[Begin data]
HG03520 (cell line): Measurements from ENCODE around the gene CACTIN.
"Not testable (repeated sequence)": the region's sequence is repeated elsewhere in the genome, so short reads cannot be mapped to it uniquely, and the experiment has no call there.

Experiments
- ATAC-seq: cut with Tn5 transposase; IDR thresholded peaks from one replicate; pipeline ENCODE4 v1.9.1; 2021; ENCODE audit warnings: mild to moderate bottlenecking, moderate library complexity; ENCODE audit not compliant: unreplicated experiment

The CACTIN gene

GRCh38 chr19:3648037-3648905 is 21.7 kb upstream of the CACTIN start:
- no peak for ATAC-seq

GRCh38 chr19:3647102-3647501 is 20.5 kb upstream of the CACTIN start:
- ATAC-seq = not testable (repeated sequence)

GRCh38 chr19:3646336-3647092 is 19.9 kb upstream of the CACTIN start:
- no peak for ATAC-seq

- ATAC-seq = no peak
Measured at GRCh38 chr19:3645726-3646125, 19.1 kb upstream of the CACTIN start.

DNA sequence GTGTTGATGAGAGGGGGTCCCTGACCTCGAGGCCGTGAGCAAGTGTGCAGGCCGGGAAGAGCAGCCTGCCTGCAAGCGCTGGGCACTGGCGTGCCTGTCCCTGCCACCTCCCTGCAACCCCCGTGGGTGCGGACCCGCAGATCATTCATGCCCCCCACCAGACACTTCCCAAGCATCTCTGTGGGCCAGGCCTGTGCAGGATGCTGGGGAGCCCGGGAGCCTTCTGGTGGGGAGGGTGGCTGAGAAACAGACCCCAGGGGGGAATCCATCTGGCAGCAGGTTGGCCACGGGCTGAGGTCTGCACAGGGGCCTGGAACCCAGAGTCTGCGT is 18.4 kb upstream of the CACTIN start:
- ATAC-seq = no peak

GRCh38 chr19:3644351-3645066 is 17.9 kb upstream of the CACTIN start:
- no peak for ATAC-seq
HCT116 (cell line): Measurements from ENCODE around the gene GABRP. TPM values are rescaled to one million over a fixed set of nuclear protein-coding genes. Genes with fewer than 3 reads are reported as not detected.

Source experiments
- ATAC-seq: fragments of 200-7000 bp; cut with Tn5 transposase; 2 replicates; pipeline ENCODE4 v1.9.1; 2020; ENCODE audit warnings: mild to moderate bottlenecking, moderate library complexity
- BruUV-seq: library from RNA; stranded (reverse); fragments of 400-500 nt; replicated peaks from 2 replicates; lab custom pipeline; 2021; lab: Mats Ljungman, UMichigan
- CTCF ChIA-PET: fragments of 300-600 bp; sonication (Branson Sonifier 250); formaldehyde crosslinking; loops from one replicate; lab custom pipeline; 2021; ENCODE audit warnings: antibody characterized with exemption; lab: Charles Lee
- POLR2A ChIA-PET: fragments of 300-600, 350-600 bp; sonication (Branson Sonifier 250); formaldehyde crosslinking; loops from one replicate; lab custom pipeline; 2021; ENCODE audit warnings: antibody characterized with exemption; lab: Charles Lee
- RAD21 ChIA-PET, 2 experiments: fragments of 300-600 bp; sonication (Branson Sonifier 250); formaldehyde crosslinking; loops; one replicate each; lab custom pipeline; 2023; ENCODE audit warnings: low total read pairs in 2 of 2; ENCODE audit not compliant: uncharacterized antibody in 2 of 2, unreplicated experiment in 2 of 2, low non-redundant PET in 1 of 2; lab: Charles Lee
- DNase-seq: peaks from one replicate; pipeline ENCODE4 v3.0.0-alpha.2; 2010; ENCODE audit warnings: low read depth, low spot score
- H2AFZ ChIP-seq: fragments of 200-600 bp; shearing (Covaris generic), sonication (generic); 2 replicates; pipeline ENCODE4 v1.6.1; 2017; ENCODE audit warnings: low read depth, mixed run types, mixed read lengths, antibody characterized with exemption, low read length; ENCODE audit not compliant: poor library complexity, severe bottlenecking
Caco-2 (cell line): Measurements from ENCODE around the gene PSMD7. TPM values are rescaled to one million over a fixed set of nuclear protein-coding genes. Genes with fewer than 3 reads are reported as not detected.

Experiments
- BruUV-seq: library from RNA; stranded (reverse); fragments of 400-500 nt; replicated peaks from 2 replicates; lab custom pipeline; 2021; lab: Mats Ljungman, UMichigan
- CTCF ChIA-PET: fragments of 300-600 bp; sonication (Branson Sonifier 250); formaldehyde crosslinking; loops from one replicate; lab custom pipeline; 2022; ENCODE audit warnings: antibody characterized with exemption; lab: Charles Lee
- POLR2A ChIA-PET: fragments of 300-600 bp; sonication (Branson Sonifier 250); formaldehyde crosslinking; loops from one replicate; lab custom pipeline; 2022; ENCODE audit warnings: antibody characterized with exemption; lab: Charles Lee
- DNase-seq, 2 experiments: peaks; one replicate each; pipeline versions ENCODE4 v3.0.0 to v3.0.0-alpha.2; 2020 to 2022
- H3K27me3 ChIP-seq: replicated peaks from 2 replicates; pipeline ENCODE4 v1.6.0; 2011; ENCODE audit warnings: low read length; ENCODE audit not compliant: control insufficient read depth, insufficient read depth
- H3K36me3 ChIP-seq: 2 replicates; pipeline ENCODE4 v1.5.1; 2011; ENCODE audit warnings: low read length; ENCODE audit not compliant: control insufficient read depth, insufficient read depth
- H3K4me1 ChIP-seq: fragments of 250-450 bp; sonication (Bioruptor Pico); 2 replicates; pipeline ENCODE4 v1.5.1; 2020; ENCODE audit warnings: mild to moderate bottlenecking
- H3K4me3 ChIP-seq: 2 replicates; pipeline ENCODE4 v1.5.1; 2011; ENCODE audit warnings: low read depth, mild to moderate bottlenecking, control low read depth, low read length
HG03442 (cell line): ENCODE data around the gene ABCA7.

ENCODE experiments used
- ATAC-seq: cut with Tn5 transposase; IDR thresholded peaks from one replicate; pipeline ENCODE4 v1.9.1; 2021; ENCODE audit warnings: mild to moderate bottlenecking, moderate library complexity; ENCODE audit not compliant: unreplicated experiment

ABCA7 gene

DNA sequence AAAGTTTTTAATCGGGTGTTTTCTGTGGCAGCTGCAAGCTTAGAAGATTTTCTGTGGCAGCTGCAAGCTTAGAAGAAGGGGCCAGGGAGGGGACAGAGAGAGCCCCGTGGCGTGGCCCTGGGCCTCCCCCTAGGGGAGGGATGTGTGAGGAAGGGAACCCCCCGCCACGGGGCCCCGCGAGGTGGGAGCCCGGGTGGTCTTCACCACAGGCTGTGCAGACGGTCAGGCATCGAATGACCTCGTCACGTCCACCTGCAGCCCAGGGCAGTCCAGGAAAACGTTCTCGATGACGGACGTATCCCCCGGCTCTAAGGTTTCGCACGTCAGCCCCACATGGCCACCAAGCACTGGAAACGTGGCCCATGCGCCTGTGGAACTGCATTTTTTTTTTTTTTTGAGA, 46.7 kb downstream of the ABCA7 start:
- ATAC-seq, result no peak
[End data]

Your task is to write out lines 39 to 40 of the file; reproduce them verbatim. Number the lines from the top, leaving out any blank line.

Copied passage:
- ATAC-seq: cut with Tn5 transposase; IDR thresholded peaks from one replicate; pipeline ENCODE4 v1.9.1; 2021; ENCODE audit warnings: mild to moderate bottlenecking, moderate library complexity; ENCODE audit not compliant: unreplicated experiment

ABCA7 gene